Dick Durham speaks with John Passmore who recently decided to promote his book, Old Man Sailing, to a new audience in France

Sailing alone brings out a certain mastery of life which no other activity can provide. All sailors plan to eradicate obstacles, but out on the ocean they still arise and must be overcome. You can’t park up and await assistance; quite often you can’t turn back either. There’s no one to help.

So, when solo yachtsman John Passmore decided to promote his book, Old Man Sailing, to a new audience in France he decided not to rely on an agent or publisher, but to do it himself by sailing there.

He had 1,000 leaflets in French printed and stowed away in a spare berth and – having completed the Jester Challenge Plymouth to Baltimore, Ireland – set off from that Irish port to the capital of single-handed sailing, Les Sables d’Olonne in France, 350 miles away.

It brought new meaning to the phrase ‘book launch.’ I caught up with John on the River Medina, Isle of Wight, where he was awaiting the installation of a water-maker aboard his Rival 32, Samsara.

‘I envisaged becoming the epicentre of some sort of media storm,’ John, a former Fleet Street journalist, told me. ‘But there is too much sailing news in France. There are not enough newspapers, magazines or online portals to cover it all.’

A local journalist turned up and John managed to get some coverage in the regional newspaper, but it was ‘hardly the glare of publicity,’ he said. ‘And yet it seems everyone is into sailing there.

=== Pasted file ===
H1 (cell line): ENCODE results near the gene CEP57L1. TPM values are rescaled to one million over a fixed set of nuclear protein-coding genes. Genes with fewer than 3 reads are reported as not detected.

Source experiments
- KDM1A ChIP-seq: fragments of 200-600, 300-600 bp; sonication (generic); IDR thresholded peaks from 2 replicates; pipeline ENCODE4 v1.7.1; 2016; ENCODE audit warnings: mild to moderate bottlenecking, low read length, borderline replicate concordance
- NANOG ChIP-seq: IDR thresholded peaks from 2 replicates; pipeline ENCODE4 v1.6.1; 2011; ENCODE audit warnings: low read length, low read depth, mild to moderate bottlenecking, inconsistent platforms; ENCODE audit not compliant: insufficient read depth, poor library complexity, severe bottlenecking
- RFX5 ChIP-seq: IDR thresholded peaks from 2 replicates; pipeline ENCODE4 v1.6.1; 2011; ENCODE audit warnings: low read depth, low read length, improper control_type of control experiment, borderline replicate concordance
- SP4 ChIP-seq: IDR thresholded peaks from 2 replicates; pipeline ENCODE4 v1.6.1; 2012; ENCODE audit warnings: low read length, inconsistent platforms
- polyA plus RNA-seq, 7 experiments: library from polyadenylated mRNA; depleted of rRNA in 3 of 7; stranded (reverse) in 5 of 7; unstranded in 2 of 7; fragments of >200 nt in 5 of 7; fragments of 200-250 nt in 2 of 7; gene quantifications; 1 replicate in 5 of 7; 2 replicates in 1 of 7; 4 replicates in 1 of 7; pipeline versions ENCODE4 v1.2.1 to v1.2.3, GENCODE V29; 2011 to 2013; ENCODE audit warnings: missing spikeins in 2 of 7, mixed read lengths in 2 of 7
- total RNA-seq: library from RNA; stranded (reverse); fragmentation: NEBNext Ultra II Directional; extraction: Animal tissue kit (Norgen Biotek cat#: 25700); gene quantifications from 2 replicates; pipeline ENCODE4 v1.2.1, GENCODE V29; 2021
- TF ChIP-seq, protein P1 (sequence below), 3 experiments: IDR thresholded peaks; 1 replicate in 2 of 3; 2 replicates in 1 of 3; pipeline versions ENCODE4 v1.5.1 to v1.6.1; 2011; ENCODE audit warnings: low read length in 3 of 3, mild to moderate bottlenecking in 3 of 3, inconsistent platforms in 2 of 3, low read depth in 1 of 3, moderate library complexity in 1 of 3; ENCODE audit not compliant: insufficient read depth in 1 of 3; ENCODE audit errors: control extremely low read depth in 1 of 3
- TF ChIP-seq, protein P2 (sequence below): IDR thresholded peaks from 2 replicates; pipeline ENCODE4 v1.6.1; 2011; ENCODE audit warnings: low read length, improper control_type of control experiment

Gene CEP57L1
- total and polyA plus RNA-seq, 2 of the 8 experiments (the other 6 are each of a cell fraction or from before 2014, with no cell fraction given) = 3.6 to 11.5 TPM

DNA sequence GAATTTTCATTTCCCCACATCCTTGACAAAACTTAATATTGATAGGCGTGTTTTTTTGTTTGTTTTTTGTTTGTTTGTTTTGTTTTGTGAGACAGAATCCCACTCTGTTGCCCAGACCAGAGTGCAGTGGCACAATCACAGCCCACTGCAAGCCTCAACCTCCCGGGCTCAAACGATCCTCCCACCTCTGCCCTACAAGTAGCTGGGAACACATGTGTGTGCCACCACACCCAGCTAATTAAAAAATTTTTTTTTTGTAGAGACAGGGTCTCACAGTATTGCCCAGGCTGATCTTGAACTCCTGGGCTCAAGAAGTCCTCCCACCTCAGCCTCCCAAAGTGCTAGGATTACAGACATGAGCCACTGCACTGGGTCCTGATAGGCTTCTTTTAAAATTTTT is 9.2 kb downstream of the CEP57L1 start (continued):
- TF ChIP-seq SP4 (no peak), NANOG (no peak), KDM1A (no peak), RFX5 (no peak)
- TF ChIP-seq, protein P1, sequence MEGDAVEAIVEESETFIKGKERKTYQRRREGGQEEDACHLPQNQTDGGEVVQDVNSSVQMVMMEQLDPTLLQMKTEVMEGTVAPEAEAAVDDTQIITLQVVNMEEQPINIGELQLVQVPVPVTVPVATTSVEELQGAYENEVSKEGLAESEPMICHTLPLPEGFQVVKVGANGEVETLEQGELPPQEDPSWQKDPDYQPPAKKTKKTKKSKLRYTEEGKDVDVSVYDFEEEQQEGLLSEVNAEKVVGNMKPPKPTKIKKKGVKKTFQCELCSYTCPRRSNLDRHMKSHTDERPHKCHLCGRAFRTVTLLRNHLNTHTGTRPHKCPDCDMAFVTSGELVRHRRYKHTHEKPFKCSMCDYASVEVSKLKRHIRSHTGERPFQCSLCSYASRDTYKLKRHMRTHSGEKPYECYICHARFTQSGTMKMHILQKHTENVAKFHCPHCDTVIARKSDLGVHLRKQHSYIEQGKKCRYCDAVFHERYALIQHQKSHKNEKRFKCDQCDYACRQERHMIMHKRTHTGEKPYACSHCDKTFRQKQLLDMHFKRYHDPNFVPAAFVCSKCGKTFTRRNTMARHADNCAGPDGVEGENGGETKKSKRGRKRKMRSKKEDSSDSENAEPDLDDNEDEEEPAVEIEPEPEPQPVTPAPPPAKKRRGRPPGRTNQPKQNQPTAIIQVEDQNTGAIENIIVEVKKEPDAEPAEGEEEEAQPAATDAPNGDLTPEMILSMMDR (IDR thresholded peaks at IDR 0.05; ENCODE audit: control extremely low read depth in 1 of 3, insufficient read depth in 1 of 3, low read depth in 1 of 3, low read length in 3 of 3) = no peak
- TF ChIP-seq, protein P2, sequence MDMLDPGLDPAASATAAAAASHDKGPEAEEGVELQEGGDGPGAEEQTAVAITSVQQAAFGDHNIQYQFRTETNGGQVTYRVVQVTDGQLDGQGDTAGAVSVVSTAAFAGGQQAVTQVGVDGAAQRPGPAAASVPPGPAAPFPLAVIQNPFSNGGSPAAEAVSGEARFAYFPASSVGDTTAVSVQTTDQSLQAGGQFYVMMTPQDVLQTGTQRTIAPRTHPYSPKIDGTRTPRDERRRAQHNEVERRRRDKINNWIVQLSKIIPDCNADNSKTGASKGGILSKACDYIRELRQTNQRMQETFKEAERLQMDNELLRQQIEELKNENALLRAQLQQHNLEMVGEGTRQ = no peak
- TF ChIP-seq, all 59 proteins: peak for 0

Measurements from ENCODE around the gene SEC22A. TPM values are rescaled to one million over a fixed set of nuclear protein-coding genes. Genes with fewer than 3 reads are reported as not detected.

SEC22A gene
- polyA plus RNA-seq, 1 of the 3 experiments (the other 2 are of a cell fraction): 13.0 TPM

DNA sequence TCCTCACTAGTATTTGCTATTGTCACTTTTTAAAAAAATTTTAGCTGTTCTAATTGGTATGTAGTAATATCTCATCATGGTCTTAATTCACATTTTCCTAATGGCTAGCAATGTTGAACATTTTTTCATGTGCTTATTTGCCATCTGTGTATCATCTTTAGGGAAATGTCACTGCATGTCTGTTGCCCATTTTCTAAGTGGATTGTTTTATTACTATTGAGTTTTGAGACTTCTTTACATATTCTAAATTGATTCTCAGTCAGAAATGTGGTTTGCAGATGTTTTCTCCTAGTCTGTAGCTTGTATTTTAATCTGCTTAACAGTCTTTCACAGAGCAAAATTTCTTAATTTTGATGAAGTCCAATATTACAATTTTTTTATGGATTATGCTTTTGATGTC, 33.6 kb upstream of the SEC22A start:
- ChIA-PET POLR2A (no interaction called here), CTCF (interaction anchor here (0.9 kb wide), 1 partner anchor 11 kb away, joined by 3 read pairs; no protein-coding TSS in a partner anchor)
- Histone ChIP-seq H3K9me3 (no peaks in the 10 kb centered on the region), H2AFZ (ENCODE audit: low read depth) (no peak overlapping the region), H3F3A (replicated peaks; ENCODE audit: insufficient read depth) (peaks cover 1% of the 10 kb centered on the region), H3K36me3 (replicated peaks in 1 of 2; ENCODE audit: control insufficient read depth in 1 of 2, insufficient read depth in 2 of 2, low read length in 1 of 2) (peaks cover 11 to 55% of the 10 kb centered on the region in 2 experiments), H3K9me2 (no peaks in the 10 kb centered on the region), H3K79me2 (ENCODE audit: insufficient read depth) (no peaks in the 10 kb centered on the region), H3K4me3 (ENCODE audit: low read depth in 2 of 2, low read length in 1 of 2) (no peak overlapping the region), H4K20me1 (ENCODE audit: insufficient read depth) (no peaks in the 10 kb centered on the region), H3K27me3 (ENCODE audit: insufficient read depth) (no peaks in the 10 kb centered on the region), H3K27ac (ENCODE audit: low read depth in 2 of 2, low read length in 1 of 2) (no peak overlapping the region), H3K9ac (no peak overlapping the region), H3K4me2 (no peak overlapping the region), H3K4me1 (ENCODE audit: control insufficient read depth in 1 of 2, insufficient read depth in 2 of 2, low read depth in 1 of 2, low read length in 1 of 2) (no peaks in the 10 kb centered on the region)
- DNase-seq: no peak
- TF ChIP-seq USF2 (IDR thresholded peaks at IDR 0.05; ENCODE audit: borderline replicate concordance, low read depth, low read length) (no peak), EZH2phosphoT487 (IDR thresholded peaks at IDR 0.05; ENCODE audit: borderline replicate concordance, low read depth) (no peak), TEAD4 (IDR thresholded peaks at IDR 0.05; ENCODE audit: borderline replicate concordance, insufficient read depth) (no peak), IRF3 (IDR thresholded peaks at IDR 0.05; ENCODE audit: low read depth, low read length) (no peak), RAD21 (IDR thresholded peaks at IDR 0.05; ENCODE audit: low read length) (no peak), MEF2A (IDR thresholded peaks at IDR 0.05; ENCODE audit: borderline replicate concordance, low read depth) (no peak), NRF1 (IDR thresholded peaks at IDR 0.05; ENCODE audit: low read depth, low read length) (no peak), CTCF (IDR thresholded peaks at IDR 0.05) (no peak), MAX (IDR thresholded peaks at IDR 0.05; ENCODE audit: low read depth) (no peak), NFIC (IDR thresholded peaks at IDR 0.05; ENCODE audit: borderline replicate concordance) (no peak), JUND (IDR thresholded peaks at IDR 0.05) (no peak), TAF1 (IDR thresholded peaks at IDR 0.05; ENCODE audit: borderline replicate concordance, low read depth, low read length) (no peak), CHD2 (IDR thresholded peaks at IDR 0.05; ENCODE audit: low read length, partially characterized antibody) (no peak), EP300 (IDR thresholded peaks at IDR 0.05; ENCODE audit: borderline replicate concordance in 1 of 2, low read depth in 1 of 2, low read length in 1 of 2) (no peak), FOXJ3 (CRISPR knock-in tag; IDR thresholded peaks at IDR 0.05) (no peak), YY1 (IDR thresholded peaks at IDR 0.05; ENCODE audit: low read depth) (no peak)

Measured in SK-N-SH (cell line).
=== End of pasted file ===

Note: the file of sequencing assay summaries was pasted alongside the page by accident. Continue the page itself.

I had arrived early and was guided by a road sweeper to a baguette-dispensing machine. It turned out he, too, was a mad keen sailor!’

Then in the marina office he bumped into Kirsten Neuschäfer, the South African-born first-time female winner of the Golden Globe Race 2022. ‘I gave her a signed copy of the book, so at least I attained one more reader,’ said John.

But time was running out for the father who was due to be at the passing out ceremonies for both his son Theo and daughter Lottie at their respective universities in the UK.

So, he set off north once more, abandoning a planned visit to legendary solo sailor Bernard Moitessier’s grave in the Morbihan as the weather deteriorated, and crossed the Bay of Biscay to Falmouth.

From there he sailed to the Mersey in time for his son’s graduation at Liverpool University, and a few days later, his daughter’s at Leeds.

At the back of his mind was still the promotion of his book which is about a personal AZAB taken during the COVID-19 lockdown, in which during his 42-day, 3,629 mile passage, John produced a retrospective of his sailing life. It was sparked off when, aged 11, he listened to a talk given by Francis Chichester about his taking first place in the OSTAR, the inaugural single-handed race across the Atlantic in 1960.

28 years later, John sailed his own OSTAR in 1988 aboard Largo, his first Rival 32. In 2000 he tried to become the first solo sailor to round Britain non-stop. His choice of craft was a Heavenly Twins 27ft catamaran, Lottie Warren. Unfortunately, an unseasonal storm capsized the multihull and left him clinging for life to the upturned hull. He was rescued by helicopter.

As an old man sailing himself, John, now 72, is driven by the fear of staring blankly at a care home TV. So, as well as sailing, and flogging his book he is turning his blog www.oldmansailing.com into a series of podcasts.

Through his blog, the book started to sell in dribs and drabs, but then he was invited as a guest on the Jeremy Vine Show and sales took off. He has now sold 10,000 copies.

But the care home TV will drive him back to sea this autumn. John plans to sail back across the Atlantic to the bays and anchorages of the Caribbean where he will seek out yachts flying the tricolour.

‘I’ve got loads of leaflets left,’ he said.

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